While the strategic wisdom of indiscriminately settling the Land of Israel is not compelling, a selective settlement policy focusing on areas within the Israeli consensus, including Maaleh Adumim and the Jordan Valley, can be pursued with little foreign interference. Such a policy should be complemented with the removal of illegal posts located outside the areas of consensus, and even with a gradual freeze in allocations to isolated settlements. Such a policy reflects the preference of a large majority of the Israelis.
Area E1 is of vital importance for the political future of Jerusalem and for Israel’s chances to establish a defensible line along its eastern border. It is imperative to build homes for Jews there. Hopefully, Netanyahu will soon send the bulldozers to create vital irreversible facts on the ground.
Prof. Efraim Inbar is a professor of political studies at Bar-Ilan University, director of the Begin-Sadat Center for Strategic Studies, and a fellow at the Middle East Forum.
National Post, Dec 6, 2012
Nov. 29, the date of Mahmoud Abbas’ speech to the United Nations last week, has always had special historical significance in the thorny annals of the Middle East. On that day in 1947, the United Nations voted in favour of the partition of the British Mandate for Palestine in two — one independent state for the approximately 500,000 Jews, but with a sizable Arab population of 400,000, and one for the 725,000 Arabs and the 10,000 Jews residing in that territory. Jerusalem was to be maintained as an international area.
The Jews accepted the partition, while the Arabs did not. Before the UN vote, Jamal al-Husseni, vice-president of the Arab Higher Committee, the Palestinian Arab political organization, had declared to the UN General Assembly: “We are solidly and permanently determined to fight to the last man against the existence in our country of any Jewish state, no matter how small it is. We will drench the soil of our beloved country with the last drop of our blood.” He was true to his word.
Now, 65 years later, Mr. Abbas, the president of the Palestinian authority, asked the same august international body, which the Palestinians once rejected, to promote them from their status as observers to a non-member state. The vast majority of UN members were happy to comply. Just as there was dancing in the streets of Tel Aviv in 1947 and months later on May 14, 1948, when the state of Israel declared its independence, there was also dancing on the streets of Ramallah at last week’s diplomatic victory, as hollow as it likely will prove to be….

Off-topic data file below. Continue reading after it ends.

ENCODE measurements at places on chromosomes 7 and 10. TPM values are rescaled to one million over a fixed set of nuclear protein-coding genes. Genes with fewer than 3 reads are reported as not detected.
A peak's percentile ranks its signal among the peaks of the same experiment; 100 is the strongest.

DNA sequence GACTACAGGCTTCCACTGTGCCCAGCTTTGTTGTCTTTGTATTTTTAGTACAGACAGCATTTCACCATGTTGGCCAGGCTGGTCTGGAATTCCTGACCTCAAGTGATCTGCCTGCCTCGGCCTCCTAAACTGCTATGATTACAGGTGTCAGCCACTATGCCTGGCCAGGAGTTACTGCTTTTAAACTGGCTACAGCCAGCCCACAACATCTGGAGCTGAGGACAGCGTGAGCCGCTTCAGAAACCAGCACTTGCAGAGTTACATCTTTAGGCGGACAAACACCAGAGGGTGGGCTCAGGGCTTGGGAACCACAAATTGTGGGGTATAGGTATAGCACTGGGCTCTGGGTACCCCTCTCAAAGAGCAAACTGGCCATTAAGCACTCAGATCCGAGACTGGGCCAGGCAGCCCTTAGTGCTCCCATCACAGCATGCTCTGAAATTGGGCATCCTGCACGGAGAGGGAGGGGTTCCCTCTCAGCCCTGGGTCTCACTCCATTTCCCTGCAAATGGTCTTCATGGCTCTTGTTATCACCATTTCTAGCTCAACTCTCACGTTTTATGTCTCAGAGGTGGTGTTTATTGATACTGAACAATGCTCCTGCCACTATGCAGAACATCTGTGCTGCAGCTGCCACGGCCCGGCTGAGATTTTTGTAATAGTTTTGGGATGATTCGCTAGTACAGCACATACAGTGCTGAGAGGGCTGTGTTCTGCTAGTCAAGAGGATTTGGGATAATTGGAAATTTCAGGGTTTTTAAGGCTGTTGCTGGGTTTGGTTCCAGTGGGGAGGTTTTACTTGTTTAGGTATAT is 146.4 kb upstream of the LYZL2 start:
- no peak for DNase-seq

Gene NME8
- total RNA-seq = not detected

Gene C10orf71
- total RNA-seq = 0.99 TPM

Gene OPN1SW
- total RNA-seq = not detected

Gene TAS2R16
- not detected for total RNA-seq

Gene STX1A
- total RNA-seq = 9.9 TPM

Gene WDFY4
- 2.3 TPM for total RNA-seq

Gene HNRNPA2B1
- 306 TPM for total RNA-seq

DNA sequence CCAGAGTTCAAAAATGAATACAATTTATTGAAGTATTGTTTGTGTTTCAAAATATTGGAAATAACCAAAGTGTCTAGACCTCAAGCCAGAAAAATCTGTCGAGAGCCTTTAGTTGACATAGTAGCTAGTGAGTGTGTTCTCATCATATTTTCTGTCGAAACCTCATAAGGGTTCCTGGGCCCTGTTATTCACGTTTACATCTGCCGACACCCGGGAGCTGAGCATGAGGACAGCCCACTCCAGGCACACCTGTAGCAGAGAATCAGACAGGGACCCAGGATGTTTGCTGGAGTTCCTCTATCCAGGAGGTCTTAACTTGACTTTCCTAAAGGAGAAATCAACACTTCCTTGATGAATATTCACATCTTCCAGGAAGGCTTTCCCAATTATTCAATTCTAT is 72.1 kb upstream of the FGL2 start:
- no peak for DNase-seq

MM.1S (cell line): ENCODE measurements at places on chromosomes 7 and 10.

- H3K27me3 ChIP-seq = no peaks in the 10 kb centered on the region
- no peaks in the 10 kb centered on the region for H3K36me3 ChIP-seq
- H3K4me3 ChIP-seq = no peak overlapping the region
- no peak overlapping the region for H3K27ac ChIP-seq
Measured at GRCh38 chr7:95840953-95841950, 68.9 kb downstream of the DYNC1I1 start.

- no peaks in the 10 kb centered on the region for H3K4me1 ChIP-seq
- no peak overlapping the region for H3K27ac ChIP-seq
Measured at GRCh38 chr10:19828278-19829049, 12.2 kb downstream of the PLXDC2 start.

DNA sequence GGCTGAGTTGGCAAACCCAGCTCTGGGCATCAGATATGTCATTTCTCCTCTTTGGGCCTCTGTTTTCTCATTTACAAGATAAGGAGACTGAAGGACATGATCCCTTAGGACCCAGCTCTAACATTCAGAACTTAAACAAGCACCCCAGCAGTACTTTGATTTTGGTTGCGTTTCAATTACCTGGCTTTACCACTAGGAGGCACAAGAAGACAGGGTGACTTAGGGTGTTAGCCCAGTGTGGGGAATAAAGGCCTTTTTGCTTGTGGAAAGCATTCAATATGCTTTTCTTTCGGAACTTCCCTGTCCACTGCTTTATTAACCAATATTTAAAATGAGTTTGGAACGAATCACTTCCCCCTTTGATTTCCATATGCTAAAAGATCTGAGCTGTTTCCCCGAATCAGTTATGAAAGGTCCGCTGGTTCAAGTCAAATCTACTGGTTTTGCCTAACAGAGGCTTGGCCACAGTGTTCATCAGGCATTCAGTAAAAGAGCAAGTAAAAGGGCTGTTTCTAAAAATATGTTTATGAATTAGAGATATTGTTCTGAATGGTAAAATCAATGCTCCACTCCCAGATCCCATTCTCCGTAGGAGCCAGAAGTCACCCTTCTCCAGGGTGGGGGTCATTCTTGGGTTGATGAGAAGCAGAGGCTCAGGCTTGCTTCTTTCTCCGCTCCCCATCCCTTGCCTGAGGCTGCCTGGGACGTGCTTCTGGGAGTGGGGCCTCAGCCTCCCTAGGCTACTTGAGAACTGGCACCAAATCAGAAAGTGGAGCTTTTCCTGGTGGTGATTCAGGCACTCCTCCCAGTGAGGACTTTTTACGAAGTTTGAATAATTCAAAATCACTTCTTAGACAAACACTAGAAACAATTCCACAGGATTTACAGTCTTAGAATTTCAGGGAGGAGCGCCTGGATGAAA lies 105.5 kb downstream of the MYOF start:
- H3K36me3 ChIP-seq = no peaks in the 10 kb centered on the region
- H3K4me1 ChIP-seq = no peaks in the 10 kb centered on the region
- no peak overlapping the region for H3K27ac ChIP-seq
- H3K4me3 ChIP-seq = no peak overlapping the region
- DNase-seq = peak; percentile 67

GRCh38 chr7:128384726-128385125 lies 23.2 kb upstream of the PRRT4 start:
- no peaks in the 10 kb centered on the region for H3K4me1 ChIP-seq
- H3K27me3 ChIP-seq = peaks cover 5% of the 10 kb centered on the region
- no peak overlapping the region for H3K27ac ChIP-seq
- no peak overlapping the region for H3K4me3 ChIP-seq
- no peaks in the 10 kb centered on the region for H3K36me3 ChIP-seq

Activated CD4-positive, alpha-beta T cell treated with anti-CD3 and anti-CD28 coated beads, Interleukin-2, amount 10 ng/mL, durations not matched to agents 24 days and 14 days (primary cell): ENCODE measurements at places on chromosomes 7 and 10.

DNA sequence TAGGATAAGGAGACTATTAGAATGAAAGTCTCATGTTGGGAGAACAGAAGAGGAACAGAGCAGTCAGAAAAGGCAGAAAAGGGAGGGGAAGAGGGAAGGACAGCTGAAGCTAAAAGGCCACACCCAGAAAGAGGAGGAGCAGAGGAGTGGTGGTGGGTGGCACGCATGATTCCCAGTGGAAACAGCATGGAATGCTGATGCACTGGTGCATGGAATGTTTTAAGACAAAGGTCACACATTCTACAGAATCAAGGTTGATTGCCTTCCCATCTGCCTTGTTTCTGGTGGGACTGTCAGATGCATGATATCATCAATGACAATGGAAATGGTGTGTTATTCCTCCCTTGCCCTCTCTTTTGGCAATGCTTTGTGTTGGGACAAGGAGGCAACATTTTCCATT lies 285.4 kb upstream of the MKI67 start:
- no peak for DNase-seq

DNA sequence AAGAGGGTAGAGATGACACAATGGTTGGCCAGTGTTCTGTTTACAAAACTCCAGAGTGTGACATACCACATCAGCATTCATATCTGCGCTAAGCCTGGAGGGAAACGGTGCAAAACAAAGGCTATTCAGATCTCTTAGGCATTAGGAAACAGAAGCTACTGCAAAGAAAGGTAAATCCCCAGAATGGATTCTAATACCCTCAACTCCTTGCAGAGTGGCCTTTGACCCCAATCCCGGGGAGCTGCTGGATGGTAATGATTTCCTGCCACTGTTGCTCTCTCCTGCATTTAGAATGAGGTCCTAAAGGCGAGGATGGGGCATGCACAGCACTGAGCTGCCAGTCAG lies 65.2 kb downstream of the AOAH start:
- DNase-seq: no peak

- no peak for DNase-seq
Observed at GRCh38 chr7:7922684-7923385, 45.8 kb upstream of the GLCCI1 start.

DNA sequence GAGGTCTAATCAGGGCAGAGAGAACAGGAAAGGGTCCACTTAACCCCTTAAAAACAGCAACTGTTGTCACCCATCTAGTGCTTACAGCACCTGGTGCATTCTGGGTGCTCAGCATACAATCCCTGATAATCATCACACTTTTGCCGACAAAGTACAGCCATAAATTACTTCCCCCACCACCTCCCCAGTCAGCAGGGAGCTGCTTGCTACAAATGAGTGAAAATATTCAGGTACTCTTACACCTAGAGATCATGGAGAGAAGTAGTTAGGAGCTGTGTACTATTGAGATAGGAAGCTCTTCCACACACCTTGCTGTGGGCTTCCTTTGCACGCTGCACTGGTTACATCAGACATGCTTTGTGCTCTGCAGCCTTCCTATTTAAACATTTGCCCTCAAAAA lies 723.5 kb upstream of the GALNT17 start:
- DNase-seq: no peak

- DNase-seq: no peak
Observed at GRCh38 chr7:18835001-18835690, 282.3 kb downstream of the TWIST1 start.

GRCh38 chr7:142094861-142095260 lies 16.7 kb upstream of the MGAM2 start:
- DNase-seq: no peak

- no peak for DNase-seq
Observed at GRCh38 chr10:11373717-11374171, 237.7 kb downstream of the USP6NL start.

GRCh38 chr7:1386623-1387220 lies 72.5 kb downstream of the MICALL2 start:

In the long struggle waged between Israelis and Palestinians, history frequently has been manipulated, and no more so than around the pivotal events that took place six and a half decades ago. A case in point: Palestinian insistence on the “right of return” to Israel of Palestinian refugees and their millions of their descendants.
The stalemate over this issue comes down to what happened in 1948. In the widely accepted Israeli narrative, the estimated 700,000 Arabs who left the Yishuv (or Jewish settlement and adjacent territories) during the Israeli War of Independence mainly did so of their own volition.
In the Palestinian historical narrative, on the other hand, the 1948 war is known as Al-Nakbah — the catastrophe. This alternative view argues that Palestinians were victims of a ruthless Zionist policy of ethnic cleansing, terror and worse….
In 1998, a kibbutznik and peace activist by the name of Teddy Katz received his master’s degree from Haifa University for a thesis entitled The Exodus of Arabs from Villages at the Foot of Southern Mount Carmel in 1948. The focal point of the study was the Arab village of Tantura, today the site of one of the best Mediterranean beaches in Israel. The incident in question took place on May 23, 1948, about six weeks after another notorious confrontation between Jewish fighters and Arabs at Deir Yassin, in which a hundred Arabs, some armed, were killed and for which Jewish officials later apologized….